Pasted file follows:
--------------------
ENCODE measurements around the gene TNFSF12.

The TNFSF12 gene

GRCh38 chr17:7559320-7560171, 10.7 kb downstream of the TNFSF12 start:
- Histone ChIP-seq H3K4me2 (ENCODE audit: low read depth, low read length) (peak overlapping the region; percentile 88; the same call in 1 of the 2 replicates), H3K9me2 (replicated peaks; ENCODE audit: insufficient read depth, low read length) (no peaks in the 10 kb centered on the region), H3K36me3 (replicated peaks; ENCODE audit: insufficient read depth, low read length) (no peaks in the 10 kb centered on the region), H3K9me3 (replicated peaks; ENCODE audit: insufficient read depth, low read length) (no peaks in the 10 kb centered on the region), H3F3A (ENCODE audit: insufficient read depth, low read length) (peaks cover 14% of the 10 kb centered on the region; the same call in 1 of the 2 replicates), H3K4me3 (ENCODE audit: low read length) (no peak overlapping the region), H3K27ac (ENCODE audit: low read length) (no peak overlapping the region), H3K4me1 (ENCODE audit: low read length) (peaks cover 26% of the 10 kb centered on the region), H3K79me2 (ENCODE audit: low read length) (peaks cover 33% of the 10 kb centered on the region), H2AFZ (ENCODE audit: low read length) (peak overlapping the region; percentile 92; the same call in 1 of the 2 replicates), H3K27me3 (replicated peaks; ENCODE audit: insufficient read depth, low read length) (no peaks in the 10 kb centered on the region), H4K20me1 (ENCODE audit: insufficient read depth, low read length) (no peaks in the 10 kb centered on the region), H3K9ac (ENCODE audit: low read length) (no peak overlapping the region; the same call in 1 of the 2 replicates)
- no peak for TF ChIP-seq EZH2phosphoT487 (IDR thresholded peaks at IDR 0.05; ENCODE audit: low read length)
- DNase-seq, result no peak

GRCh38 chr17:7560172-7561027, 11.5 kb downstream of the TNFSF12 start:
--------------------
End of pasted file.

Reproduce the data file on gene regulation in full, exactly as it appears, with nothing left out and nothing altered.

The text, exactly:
ENCODE measurements around the gene TNFSF12.

The TNFSF12 gene

GRCh38 chr17:7559320-7560171, 10.7 kb downstream of the TNFSF12 start:
- Histone ChIP-seq H3K4me2 (ENCODE audit: low read depth, low read length) (peak overlapping the region; percentile 88; the same call in 1 of the 2 replicates), H3K9me2 (replicated peaks; ENCODE audit: insufficient read depth, low read length) (no peaks in the 10 kb centered on the region), H3K36me3 (replicated peaks; ENCODE audit: insufficient read depth, low read length) (no peaks in the 10 kb centered on the region), H3K9me3 (replicated peaks; ENCODE audit: insufficient read depth, low read length) (no peaks in the 10 kb centered on the region), H3F3A (ENCODE audit: insufficient read depth, low read length) (peaks cover 14% of the 10 kb centered on the region; the same call in 1 of the 2 replicates), H3K4me3 (ENCODE audit: low read length) (no peak overlapping the region), H3K27ac (ENCODE audit: low read length) (no peak overlapping the region), H3K4me1 (ENCODE audit: low read length) (peaks cover 26% of the 10 kb centered on the region), H3K79me2 (ENCODE audit: low read length) (peaks cover 33% of the 10 kb centered on the region), H2AFZ (ENCODE audit: low read length) (peak overlapping the region; percentile 92; the same call in 1 of the 2 replicates), H3K27me3 (replicated peaks; ENCODE audit: insufficient read depth, low read length) (no peaks in the 10 kb centered on the region), H4K20me1 (ENCODE audit: insufficient read depth, low read length) (no peaks in the 10 kb centered on the region), H3K9ac (ENCODE audit: low read length) (no peak overlapping the region; the same call in 1 of the 2 replicates)
- no peak for TF ChIP-seq EZH2phosphoT487 (IDR thresholded peaks at IDR 0.05; ENCODE audit: low read length)
- DNase-seq, result no peak

GRCh38 chr17:7560172-7561027, 11.5 kb downstream of the TNFSF12 start: